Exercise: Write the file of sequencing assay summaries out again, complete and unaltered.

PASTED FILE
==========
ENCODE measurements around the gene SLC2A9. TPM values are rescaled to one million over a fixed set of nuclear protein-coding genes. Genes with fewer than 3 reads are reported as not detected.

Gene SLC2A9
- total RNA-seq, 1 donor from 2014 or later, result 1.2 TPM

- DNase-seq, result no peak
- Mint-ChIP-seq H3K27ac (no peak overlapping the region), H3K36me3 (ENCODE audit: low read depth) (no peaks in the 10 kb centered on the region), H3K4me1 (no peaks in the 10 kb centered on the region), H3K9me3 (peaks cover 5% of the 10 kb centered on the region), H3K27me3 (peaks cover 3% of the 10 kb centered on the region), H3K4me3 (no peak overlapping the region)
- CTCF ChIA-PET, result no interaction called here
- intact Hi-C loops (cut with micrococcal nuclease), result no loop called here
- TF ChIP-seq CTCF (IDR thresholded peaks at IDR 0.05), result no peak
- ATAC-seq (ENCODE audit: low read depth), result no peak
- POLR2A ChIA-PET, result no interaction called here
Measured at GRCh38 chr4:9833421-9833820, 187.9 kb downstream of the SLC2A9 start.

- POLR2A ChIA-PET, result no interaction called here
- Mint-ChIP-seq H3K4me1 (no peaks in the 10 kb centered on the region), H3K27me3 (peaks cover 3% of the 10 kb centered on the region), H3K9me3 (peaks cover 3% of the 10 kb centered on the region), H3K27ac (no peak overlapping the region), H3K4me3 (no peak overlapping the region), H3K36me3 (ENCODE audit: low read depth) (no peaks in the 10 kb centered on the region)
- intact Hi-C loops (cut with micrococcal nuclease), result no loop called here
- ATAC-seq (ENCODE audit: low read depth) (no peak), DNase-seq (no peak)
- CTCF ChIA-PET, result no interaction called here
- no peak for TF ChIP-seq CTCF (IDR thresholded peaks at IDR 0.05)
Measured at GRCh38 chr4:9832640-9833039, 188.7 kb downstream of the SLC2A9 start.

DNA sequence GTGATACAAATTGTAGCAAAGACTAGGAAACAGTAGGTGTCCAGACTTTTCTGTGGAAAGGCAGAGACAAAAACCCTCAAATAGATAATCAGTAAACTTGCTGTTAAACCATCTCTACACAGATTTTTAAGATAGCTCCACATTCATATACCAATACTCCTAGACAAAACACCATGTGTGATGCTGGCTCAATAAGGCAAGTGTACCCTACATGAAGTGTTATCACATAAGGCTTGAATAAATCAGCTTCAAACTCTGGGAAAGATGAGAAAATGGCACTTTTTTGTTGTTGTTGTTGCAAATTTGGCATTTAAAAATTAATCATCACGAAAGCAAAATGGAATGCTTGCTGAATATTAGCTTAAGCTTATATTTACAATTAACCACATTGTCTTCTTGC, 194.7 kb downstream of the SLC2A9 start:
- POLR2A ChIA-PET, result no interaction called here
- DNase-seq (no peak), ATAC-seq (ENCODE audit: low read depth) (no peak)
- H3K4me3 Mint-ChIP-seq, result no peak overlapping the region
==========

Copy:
ENCODE measurements around the gene SLC2A9. TPM values are rescaled to one million over a fixed set of nuclear protein-coding genes. Genes with fewer than 3 reads are reported as not detected.

Gene SLC2A9
- total RNA-seq, 1 donor from 2014 or later, result 1.2 TPM

- DNase-seq, result no peak
- Mint-ChIP-seq H3K27ac (no peak overlapping the region), H3K36me3 (ENCODE audit: low read depth) (no peaks in the 10 kb centered on the region), H3K4me1 (no peaks in the 10 kb centered on the region), H3K9me3 (peaks cover 5% of the 10 kb centered on the region), H3K27me3 (peaks cover 3% of the 10 kb centered on the region), H3K4me3 (no peak overlapping the region)
- CTCF ChIA-PET, result no interaction called here
- intact Hi-C loops (cut with micrococcal nuclease), result no loop called here
- TF ChIP-seq CTCF (IDR thresholded peaks at IDR 0.05), result no peak
- ATAC-seq (ENCODE audit: low read depth), result no peak
- POLR2A ChIA-PET, result no interaction called here
Measured at GRCh38 chr4:9833421-9833820, 187.9 kb downstream of the SLC2A9 start.

- POLR2A ChIA-PET, result no interaction called here
- Mint-ChIP-seq H3K4me1 (no peaks in the 10 kb centered on the region), H3K27me3 (peaks cover 3% of the 10 kb centered on the region), H3K9me3 (peaks cover 3% of the 10 kb centered on the region), H3K27ac (no peak overlapping the region), H3K4me3 (no peak overlapping the region), H3K36me3 (ENCODE audit: low read depth) (no peaks in the 10 kb centered on the region)
- intact Hi-C loops (cut with micrococcal nuclease), result no loop called here
- ATAC-seq (ENCODE audit: low read depth) (no peak), DNase-seq (no peak)
- CTCF ChIA-PET, result no interaction called here
- no peak for TF ChIP-seq CTCF (IDR thresholded peaks at IDR 0.05)
Measured at GRCh38 chr4:9832640-9833039, 188.7 kb downstream of the SLC2A9 start.

DNA sequence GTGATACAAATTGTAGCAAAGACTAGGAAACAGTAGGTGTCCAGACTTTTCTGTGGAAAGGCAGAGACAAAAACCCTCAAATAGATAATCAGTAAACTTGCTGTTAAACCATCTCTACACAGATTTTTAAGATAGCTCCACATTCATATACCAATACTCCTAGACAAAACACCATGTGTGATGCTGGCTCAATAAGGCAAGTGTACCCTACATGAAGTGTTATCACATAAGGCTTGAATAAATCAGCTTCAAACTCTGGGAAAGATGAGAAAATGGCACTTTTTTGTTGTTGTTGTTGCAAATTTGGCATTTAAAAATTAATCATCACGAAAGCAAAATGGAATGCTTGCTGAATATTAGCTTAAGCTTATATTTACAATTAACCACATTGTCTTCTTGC, 194.7 kb downstream of the SLC2A9 start:
- POLR2A ChIA-PET, result no interaction called here
- DNase-seq (no peak), ATAC-seq (ENCODE audit: low read depth) (no peak)
- H3K4me3 Mint-ChIP-seq, result no peak overlapping the region